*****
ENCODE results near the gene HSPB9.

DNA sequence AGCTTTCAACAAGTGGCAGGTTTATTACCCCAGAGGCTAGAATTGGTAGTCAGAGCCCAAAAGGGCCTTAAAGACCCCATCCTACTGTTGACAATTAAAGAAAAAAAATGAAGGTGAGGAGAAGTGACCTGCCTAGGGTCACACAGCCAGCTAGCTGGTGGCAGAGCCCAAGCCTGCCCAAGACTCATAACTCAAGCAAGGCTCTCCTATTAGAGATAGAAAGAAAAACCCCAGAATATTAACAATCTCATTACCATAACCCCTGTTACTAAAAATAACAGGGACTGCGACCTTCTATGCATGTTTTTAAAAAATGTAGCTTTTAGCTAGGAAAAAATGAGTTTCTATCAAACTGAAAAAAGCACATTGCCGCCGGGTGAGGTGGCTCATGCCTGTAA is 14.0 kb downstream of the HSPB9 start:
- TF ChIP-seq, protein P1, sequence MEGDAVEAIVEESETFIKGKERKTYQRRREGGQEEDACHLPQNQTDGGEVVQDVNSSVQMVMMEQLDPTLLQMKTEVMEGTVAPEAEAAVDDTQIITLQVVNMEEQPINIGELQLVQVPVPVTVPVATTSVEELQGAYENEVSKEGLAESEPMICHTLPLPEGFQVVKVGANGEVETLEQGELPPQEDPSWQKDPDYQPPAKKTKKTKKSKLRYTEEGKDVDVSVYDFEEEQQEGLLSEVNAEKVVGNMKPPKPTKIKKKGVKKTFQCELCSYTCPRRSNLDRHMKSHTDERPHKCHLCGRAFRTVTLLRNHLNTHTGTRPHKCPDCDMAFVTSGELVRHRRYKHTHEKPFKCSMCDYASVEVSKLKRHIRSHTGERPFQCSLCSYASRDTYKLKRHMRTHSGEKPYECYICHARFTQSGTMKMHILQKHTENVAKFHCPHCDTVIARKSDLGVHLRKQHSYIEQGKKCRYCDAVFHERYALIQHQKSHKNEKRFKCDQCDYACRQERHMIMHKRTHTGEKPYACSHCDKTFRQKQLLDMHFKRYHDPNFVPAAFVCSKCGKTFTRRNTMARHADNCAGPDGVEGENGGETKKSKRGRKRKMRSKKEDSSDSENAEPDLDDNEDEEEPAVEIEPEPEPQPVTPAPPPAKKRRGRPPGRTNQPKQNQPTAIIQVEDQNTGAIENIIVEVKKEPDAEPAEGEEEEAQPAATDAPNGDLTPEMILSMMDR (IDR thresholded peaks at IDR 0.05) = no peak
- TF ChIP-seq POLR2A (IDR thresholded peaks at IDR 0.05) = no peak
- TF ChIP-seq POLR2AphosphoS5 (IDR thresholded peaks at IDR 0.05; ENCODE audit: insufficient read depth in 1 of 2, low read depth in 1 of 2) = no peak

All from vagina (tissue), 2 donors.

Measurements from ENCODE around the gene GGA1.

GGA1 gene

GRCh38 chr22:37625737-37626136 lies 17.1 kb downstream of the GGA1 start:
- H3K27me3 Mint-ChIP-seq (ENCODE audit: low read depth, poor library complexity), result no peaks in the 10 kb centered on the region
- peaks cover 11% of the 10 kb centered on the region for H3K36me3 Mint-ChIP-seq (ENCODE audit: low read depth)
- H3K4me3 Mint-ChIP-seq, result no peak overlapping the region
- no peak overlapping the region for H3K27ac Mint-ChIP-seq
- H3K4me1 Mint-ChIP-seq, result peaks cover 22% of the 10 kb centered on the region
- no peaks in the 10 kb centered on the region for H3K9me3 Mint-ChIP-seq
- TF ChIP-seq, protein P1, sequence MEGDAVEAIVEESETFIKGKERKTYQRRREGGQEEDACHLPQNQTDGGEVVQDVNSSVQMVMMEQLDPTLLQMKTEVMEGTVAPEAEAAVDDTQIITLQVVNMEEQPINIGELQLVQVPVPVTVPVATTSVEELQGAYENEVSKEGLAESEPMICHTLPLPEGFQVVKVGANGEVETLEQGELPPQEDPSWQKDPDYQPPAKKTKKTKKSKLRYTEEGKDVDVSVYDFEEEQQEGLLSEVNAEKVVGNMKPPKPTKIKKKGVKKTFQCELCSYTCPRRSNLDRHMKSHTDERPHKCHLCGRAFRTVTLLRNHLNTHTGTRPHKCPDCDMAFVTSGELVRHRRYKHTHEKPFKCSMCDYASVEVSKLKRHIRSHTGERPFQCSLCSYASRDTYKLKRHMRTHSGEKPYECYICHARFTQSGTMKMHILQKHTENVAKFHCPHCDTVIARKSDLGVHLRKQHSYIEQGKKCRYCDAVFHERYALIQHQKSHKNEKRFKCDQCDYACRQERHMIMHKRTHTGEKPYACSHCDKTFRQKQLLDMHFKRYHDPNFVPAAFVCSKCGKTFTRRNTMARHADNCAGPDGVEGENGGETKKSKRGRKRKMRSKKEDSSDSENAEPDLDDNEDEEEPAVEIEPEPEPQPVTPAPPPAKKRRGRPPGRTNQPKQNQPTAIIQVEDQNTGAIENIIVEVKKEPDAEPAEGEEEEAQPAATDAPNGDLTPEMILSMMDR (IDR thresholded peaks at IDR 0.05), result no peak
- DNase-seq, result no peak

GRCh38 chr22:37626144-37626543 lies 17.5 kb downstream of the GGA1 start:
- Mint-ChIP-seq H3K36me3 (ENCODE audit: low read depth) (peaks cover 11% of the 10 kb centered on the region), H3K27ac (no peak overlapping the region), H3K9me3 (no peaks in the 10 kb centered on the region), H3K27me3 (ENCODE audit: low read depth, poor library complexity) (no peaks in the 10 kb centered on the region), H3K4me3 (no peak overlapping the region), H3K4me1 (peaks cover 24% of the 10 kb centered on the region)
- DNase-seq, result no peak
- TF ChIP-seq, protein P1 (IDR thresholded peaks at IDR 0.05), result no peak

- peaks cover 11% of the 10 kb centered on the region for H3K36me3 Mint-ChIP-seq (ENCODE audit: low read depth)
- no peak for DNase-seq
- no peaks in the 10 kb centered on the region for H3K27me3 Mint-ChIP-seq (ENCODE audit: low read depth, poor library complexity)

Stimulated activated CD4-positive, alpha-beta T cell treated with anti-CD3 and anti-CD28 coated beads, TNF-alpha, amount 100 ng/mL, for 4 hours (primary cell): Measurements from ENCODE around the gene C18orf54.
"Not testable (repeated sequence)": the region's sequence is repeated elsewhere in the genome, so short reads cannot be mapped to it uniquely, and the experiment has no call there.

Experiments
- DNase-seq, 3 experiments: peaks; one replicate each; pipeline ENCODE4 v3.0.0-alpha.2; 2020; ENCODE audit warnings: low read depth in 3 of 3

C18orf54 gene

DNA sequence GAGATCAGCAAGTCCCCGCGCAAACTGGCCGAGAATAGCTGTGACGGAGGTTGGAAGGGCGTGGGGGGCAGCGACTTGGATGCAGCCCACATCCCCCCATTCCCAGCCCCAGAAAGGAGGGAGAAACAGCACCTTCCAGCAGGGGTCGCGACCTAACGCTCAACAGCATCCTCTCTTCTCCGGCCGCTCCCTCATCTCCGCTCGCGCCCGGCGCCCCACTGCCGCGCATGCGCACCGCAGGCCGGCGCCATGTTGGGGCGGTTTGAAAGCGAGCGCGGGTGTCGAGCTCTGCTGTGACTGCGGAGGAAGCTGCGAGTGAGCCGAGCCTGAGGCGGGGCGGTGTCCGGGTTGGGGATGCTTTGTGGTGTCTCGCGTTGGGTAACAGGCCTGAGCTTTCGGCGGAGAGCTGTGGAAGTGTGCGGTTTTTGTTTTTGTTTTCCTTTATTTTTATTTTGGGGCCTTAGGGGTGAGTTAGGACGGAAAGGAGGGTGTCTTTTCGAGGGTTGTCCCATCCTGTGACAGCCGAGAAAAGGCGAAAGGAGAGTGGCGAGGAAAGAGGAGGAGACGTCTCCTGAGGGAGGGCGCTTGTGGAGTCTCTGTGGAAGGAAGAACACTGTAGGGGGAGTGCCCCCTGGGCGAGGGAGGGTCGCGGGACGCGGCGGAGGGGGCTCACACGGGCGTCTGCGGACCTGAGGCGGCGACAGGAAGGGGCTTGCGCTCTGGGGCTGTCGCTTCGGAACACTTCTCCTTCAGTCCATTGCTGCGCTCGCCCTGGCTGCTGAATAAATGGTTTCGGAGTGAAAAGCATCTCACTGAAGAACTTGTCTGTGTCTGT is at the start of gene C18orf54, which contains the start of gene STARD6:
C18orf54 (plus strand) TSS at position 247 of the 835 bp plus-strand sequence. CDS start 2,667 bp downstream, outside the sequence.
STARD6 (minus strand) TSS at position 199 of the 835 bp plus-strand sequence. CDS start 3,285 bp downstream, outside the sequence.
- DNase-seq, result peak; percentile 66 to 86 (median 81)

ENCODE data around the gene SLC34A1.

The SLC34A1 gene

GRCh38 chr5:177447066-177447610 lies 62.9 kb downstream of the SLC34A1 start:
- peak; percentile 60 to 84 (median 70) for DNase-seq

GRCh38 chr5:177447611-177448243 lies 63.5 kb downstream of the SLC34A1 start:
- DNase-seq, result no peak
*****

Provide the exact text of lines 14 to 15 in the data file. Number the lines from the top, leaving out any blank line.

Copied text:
- H3K4me1 Mint-ChIP-seq, result peaks cover 22% of the 10 kb centered on the region
- no peaks in the 10 kb centered on the region for H3K9me3 Mint-ChIP-seq